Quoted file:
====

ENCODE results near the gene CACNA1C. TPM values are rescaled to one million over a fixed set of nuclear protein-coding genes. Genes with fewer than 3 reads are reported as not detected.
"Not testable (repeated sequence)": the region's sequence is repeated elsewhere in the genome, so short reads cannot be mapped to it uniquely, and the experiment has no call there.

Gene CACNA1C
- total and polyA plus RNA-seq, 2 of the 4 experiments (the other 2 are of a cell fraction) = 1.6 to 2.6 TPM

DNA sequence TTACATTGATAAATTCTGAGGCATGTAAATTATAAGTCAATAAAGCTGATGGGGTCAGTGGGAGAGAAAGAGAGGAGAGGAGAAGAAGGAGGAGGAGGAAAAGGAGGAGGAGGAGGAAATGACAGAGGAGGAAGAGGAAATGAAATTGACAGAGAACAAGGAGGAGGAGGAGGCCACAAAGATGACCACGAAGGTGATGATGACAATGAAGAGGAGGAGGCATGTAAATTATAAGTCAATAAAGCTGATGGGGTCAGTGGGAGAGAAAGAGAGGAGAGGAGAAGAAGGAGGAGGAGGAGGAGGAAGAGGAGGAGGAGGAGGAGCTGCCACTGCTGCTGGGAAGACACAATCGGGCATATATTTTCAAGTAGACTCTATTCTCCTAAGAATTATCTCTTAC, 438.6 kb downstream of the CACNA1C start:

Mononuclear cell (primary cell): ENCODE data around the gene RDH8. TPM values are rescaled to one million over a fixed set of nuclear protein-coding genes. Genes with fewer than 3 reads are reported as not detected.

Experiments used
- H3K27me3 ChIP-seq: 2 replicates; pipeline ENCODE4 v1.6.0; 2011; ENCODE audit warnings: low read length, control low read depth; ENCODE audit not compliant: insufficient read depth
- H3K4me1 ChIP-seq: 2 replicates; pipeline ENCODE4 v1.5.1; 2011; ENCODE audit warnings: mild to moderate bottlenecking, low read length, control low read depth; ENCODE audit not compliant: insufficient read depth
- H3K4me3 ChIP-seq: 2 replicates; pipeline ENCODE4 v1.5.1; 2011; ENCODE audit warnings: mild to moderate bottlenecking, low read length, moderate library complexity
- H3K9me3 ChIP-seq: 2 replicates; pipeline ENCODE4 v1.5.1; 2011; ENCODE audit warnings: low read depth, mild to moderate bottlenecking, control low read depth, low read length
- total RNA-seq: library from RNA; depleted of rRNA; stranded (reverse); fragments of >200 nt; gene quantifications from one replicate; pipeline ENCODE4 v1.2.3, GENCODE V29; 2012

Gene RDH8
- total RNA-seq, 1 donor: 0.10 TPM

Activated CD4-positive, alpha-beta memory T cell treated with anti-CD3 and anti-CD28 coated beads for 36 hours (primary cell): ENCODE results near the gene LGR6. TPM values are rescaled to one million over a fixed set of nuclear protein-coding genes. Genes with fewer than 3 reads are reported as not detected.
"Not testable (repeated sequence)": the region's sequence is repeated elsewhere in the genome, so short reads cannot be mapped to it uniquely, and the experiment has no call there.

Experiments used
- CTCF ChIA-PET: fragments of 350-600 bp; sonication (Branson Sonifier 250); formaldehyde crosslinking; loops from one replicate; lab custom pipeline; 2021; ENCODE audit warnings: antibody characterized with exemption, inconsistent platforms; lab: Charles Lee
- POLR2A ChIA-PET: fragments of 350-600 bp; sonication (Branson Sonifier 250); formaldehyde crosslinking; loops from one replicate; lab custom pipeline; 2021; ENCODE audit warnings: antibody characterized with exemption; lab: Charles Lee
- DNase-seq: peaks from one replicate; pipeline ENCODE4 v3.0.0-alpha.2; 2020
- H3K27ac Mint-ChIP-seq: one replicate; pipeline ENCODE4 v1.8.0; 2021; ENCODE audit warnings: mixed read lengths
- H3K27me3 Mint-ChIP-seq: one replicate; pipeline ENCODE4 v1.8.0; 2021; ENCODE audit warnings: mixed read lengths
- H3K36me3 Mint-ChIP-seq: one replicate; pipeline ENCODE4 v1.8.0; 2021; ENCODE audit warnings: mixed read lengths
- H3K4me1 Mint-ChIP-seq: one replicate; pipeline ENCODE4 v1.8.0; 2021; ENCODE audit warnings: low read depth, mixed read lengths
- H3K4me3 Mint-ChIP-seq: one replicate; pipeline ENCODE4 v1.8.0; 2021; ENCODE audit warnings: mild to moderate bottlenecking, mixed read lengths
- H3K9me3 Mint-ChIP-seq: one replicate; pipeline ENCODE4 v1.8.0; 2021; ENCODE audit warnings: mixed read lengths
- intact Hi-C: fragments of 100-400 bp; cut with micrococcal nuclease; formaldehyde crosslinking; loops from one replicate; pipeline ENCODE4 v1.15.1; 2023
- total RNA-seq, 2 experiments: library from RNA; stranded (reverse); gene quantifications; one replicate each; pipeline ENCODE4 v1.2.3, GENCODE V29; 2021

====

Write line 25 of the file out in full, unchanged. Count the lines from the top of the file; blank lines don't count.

- H3K4me3 Mint-ChIP-seq: one replicate; pipeline ENCODE4 v1.8.0; 2021; ENCODE audit warnings: mild to moderate bottlenecking, mixed read lengths